Considering changing the structure of your business? There are a number of scenarios in which it might be sensible or beneficial to do so. Changing the structure could afford you more growth potential, or limit liability you would face in certain circumstances.
If you have decided you wish to change your business’s structure, you might be wondering where to start. Here is a quick overview of some of the steps you’ll need to take to make that structure transition happen.
Carefully consider your options
First and foremost, spend some time developing an understanding of the various types of business structures. The structure you choose will determine how much (and what types of) regulatory paperwork you will be required to file, as well as the liability you will bear personally for your business decisions and how your business income will be taxed.
Learn the differences between sole proprietorships, partnerships, corporations (C- and S-corporations) and limited liability companies and figure out which structure makes the most sense for your business and its goals.
Businesses most frequently change their legal structure because there has been a change in the needs their business has. You might need more or different liability. Perhaps you experienced some significant growth in your business. Whatever the situation, carefully consider all of the pros and cons of your current business structure and weigh them against the structures listed above. Characteristics to think about include taxation, liability, investment requirements, fees and forms and operational continuity.
Know what to expect
You should have a general idea of what you can expect out of a structural change before you actually make that change official.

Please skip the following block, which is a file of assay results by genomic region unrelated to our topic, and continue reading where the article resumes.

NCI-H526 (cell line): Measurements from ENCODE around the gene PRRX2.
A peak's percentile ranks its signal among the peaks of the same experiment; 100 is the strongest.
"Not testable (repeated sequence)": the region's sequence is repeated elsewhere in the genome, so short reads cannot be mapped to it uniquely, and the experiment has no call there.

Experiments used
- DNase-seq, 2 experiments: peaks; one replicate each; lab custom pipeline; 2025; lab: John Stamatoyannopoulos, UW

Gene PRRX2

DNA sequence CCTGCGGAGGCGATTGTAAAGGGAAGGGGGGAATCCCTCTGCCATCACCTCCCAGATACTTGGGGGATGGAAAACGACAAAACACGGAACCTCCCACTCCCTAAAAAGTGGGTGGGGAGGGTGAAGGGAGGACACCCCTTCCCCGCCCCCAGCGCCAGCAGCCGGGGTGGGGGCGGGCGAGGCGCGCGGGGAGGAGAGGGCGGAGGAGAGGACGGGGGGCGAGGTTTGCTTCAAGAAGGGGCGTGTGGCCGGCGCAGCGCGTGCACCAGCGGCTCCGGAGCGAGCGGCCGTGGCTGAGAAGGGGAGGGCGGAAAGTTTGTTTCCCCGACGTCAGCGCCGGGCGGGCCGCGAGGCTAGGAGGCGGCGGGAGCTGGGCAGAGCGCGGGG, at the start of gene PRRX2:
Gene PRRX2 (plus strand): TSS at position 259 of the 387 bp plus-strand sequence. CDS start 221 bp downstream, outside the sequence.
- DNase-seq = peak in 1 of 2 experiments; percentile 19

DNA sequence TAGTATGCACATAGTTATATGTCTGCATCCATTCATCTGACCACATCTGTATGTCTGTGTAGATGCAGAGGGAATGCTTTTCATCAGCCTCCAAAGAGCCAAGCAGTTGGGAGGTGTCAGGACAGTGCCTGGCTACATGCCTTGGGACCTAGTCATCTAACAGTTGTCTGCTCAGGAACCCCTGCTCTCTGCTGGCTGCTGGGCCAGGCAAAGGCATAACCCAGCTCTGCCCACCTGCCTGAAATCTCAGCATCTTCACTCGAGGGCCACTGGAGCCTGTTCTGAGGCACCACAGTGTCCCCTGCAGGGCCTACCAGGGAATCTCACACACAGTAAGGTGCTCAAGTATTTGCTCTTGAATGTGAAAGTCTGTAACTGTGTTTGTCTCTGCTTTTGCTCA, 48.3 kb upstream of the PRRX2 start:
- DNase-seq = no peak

For example, when changing from a partnership or sole proprietorship to a corporation or LLC, you should know that your business will change from having unlimited personal liability to limited. This means you will be required to file more paperwork, and will have greater fees and expenses to cover. You will need to draft bylaws and articles of incorporation for your company.
If you are shifting from an LLC or corporation to a partnership or sole proprietorship, the transition is much more difficult to accomplish. You will need to first be able to convince your shareholders to support this plan, and will also need to liquidate your business’s assets. There are also state and local policies involving licensing requirements you will need to be familiar with.
Map out your next steps
Once you’ve determined the type of change you will make, work with a business attorney to map out how you will proceed from here. This plan should include registering your business with the IRS, filing a DBA with the government, reapplying for some licenses that might not carry over in your structural change and notifying your insurance providers and banks of the change.
For more information about changing the structure of your business, contact an experienced corporate planning attorney in the U.S. Virgin Islands.
Nash Davis is an Associate Attorney in the Corporate, Tax and Estate Planning Practice Group at BoltNagi PC, a full service business law firm serving the U.S. Virgin Islands.